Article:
Imagine that you’ve embarked on a home DIY project of some sort. You’ve drawn meticulous plans and taken them to the materials desk at your local DIY retailer. The consultant asks, “What sort of material will you be using: wood or metal,” and you reply, “Oh, I hadn’t thought about it.” Sounds pretty unlikely, since the two materials have completely different characteristics and a plan for one wouldn’t work very well for the other. But that could be exactly what you are doing if you design a plastic part without having at least some idea of the sort of resin you plan to use.
While all injection moulding resins share certain characteristics, they vary a great deal, not just in their performance characteristics but in their mouldability traits as well. Of course there are principles of good design that apply to any mould, and there are others that apply more to particular types of resin. These differences can have a significant impact on your design.
One obvious difference among resins is strength. As a result, a design that might be perfect for one resin could be grossly over- or underbuilt for a stronger or more fragile resin. Another set of resin-specific behaviors are those of glass-filled resins. As these composite materials flow into a mould, the glass fibers orient themselves along the direction of resin flow. This can affect the strength of the finished part as well as relative shrinkage parallel to, and perpendicular to, resin flow.
In some cases, an application requires a resin with specific traits like strength, transparency, flexibility, corrosion resistance, or electrical resistivity. That can limit your choice of resins…
Even without fill, the shrink rate of a resin during cooling can be an important consideration. While it is always preferable to design a part without thick areas that would be susceptible to shrinkage, you can also control shrinkage by choosing the right resin. In short, the best parts result from an optimal combination of design and material choices.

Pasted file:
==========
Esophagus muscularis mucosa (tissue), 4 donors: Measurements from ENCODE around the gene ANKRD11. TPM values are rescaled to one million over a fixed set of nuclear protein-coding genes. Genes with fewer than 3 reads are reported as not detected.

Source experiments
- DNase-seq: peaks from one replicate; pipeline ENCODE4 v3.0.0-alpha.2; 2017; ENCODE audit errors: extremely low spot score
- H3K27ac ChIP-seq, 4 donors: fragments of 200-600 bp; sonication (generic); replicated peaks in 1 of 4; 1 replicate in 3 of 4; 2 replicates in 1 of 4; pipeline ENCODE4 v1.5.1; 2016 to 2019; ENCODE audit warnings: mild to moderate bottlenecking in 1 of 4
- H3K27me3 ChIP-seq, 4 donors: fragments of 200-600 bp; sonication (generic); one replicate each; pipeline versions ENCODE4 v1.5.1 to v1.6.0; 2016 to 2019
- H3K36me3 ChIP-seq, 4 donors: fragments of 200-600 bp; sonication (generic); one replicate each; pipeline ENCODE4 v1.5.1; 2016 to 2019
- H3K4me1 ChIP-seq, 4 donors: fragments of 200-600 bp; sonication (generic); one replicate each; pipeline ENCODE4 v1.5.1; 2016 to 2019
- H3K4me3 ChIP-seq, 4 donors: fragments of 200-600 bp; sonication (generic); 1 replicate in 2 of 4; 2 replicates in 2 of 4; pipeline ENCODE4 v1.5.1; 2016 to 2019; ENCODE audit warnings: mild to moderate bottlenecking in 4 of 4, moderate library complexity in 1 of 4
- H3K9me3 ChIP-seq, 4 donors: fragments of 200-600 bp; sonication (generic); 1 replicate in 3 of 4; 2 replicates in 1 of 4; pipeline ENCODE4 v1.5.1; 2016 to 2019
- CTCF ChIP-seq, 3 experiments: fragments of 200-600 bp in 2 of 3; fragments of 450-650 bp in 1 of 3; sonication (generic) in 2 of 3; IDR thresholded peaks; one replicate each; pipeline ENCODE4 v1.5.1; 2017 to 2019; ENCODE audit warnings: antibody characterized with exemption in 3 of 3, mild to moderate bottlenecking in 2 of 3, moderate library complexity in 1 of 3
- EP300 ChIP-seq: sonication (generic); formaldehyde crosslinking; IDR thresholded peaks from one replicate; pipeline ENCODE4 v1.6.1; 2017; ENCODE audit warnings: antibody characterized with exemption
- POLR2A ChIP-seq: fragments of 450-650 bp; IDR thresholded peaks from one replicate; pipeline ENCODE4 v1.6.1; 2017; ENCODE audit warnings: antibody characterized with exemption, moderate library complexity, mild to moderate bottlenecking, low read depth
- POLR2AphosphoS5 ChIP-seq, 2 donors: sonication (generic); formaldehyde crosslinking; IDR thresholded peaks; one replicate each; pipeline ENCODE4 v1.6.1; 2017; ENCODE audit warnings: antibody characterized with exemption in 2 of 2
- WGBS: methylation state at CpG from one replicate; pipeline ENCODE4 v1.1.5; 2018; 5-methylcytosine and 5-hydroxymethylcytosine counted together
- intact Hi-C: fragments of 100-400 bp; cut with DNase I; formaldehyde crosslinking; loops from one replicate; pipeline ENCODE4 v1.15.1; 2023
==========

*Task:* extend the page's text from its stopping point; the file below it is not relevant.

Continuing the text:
So, you may ask, why does it matter whether the design is developed to fit the material or the material is chosen to fit the design. The answer is that sometimes it doesn’t matter. But sometimes it does.
In some cases, an application requires a resin with specific traits like strength, transparency, flexibility, corrosion resistance, or electrical resistivity. That can limit your choice of resins, forcing you to design your part around the requirements of those resins that meet your must-have requirements. In other cases, there may be resins that will work with a less-than-optimal design but are expensive. You then face the choice of having to pay more for material for the entire production run or having to revise your design to allow a wider choice of resins. And while
quick-turnaround prototyping from Protomold can speed up redesign and
help hold down costs, design changes still cost valuable time in
getting your product to market.
Bottom line: you’re going to have to choose a resin at some point in the process. Doing so early on gives
you valuable information that can help you design lighter, stronger, more mouldable, and generally better parts and reach your final goal faster and more economically. You can always fine tune your choice as the process moves forward.
For more information visit our Design Guidelines at: /designguidelines/choosingaresin/